Danse Macabre

The Dance of Death

Ali Gentry, Haris Rafiq, and Young Lee - 2nd Period


Translated to “dance of death” in English, danse macabre is an artistic theme from the Northern Renaissance that depicts people of all social classes dancing with skeletons.


The danse macabre symbolized the universality of death as everyone, regardless of social standing or gender, dies in the end. The dance of death involved personifying the phenomenon of passing away, usually including procession around a grave with popes, emperors, kings, children, and laborers. Instances of the danse macabre can be studied through historical paintings in Spain, Germany, and France. The public's infatuation with death hinted that Christianity was failing because it was no longer consoling people about the certainty of the afterlife. Great death tolls involved with the Black Plague and the Hundred Years' War piqued Renaissance society's acceptance of death.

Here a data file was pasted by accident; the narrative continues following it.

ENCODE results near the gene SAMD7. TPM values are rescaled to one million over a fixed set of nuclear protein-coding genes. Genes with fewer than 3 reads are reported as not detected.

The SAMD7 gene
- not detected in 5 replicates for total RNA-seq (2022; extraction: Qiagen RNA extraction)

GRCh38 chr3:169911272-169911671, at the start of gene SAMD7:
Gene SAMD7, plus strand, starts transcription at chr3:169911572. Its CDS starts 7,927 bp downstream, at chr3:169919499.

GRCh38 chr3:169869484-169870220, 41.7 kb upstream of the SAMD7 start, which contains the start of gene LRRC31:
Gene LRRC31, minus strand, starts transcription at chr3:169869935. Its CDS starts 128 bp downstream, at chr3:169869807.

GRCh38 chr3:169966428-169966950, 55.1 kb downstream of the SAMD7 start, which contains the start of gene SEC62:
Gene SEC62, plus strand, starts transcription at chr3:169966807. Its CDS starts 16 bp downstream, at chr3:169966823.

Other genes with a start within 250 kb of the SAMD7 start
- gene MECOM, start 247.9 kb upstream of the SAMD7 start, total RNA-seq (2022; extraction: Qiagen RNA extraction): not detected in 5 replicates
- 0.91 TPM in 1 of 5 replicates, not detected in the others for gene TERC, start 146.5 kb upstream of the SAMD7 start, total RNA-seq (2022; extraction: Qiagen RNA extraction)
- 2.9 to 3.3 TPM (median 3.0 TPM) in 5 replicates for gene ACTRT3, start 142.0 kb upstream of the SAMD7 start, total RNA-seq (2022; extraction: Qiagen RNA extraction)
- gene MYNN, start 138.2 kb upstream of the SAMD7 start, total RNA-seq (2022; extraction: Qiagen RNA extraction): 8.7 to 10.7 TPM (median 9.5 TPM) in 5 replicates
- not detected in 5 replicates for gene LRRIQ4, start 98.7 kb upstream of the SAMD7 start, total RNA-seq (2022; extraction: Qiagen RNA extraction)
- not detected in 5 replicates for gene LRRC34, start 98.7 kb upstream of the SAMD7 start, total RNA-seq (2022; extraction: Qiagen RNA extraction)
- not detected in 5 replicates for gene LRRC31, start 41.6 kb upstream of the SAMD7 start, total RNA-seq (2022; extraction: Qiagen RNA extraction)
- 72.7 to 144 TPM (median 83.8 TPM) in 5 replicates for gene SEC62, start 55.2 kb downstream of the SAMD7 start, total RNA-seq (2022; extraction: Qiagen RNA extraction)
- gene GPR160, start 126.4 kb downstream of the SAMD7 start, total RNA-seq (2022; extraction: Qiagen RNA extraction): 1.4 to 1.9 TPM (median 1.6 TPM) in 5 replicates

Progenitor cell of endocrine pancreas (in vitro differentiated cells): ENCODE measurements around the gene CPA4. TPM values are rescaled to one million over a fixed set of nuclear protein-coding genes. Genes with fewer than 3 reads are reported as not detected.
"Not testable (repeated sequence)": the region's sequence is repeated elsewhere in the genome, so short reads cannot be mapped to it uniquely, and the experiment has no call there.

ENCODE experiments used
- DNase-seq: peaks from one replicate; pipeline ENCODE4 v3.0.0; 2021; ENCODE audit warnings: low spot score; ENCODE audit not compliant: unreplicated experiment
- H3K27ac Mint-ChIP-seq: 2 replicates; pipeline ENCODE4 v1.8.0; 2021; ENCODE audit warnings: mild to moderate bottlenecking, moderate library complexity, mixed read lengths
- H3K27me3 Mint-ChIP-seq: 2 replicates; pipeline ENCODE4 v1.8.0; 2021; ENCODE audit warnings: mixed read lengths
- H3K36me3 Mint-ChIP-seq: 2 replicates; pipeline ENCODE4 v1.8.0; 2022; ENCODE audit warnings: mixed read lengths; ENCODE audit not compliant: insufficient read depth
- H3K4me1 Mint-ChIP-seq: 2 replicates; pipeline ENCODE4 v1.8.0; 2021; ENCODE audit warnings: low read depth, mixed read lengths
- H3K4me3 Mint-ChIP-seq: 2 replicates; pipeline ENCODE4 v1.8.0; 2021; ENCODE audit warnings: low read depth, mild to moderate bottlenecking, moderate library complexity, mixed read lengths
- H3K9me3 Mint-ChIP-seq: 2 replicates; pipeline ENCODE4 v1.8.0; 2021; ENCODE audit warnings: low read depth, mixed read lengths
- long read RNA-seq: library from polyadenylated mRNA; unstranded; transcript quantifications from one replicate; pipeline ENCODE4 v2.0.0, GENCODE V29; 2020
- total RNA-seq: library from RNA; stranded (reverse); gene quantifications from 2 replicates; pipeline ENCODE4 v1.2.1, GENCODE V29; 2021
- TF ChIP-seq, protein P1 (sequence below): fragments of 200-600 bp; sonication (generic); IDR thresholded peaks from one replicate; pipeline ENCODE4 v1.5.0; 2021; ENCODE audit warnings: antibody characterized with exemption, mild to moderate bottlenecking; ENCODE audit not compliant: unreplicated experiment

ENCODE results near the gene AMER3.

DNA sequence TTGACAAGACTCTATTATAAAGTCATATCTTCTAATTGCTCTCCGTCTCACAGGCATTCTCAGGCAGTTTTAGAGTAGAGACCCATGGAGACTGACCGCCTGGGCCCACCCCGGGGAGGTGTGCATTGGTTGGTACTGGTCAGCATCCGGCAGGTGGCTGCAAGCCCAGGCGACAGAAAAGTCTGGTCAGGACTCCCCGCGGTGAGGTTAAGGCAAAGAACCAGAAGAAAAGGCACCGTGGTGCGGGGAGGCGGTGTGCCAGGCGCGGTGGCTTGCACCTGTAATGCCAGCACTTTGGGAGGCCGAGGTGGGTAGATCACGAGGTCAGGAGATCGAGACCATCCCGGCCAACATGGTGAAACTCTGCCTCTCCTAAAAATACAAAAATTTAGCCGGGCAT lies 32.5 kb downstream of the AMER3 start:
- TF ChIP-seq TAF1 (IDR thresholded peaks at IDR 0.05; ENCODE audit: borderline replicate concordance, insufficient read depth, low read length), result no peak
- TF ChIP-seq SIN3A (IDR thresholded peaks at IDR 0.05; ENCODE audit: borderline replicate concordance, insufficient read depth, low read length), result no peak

Here is a photoshopped picture of skeletons dancing at a modern club - a real danse macabre!
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Works Cited

"Dance of Death." CATHOLIC ENCYCLOPEDIA:. 12 Apr. 2010. Web. 2 Sept. 2015.

"Dance of Death | Danse Macabre | Danza Macabra | Пляска Смерти." Dance of Death | Danse Macabre | Danza Macabra | Пляска Смерти. 7 Mar. 2005. Web. 2 Sept. 2015.

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